In this story, after the ‘Christ-like birth’ of Luck, the female deserted town seems to change direction. The town’s people ‘cleaned themselves up’ and even started decorating their homes. In a book written by Patrick Morrow, one modern reader has described this particular story as “a parable where Christ-like Tommy Luck converts several picturesque mines to a facsimile of Victorian civilisation-before raw savage, anarchistic wilderness wipes them all out” (Morrows 128). As Morrow correctly observes, in The Luck of Roaring Camp Harte includes images from one of the most familiar and beloved stories in western culture, the birth of Christ. This sets the story off on a good point. What was also a good point within this short story is that the men in Roaring Camp mirrored the child-rearing practises of middle-class, white women of his day.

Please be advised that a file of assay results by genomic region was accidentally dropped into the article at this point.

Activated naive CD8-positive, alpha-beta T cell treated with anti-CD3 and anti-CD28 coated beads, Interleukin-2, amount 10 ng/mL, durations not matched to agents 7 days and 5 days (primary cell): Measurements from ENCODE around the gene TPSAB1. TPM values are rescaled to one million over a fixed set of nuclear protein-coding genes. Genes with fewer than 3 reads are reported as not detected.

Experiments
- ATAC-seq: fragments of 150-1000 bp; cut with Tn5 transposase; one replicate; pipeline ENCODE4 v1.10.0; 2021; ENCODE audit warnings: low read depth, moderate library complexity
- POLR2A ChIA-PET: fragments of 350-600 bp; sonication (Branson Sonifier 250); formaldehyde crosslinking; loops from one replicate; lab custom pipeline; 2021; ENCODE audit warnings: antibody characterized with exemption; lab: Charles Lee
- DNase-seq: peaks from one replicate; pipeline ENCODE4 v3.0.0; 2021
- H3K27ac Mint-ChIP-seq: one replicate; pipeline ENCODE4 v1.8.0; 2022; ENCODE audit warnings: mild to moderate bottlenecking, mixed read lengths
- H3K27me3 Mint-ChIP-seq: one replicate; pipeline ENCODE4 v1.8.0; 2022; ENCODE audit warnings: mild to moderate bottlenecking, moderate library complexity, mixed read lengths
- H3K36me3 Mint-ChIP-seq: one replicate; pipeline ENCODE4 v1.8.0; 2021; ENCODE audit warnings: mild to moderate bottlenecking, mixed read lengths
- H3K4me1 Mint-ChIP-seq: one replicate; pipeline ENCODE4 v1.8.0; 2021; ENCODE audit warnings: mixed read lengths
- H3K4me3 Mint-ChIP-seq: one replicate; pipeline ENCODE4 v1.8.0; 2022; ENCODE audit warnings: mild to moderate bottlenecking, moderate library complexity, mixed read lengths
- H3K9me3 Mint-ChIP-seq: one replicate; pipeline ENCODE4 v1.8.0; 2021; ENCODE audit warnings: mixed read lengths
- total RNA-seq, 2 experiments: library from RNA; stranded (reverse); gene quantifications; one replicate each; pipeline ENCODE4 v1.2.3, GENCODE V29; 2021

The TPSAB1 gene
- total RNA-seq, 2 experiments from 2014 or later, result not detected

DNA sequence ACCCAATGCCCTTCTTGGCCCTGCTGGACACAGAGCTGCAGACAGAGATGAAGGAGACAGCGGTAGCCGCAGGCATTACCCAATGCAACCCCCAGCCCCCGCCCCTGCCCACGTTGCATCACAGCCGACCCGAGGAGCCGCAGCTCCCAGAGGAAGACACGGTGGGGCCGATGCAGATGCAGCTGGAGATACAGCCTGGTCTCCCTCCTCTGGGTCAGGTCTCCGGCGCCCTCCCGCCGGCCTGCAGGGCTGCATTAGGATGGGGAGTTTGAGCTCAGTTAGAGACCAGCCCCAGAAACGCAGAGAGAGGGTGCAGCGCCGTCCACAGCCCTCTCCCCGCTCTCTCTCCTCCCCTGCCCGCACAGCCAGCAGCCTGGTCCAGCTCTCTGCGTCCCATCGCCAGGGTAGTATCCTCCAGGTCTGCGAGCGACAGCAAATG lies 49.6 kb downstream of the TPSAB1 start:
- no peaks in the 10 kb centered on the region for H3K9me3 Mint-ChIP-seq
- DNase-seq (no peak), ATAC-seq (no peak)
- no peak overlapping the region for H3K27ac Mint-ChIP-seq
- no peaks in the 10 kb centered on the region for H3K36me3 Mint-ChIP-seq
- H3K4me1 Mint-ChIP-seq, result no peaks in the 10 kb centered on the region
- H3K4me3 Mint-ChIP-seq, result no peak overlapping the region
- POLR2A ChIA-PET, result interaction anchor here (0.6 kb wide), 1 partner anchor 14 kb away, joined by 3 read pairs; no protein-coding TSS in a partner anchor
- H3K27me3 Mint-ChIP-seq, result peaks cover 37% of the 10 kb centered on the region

This was hugely influenced by a book written by Catherine E. Beecher (Treatise on Domestic Economy, 1841 and a later, updated version The American Woman’s Home 1869, also written by her sister). In one sense, what is wanted in The Luck of Roaring Camp and subtextually in The American Woman’s Home is the child. On a more prominent level both Harte’s story and Beecher’s treatise are expressions of a battle between the sexes, a huge battle for control over ‘the home’ and what is the proper definition of gender roles. Looking at it from this angle, Harte’s story can only be described as an attempt to establish a female hegemony in the home. Although, you must take into account that Harte was writing at a time when tensions between the two sexes was fraught but Harte manages to engage the cult of domesticity on its own terms and showed that its rhetoric might be made to accommodate a different picture of the American home and the American family.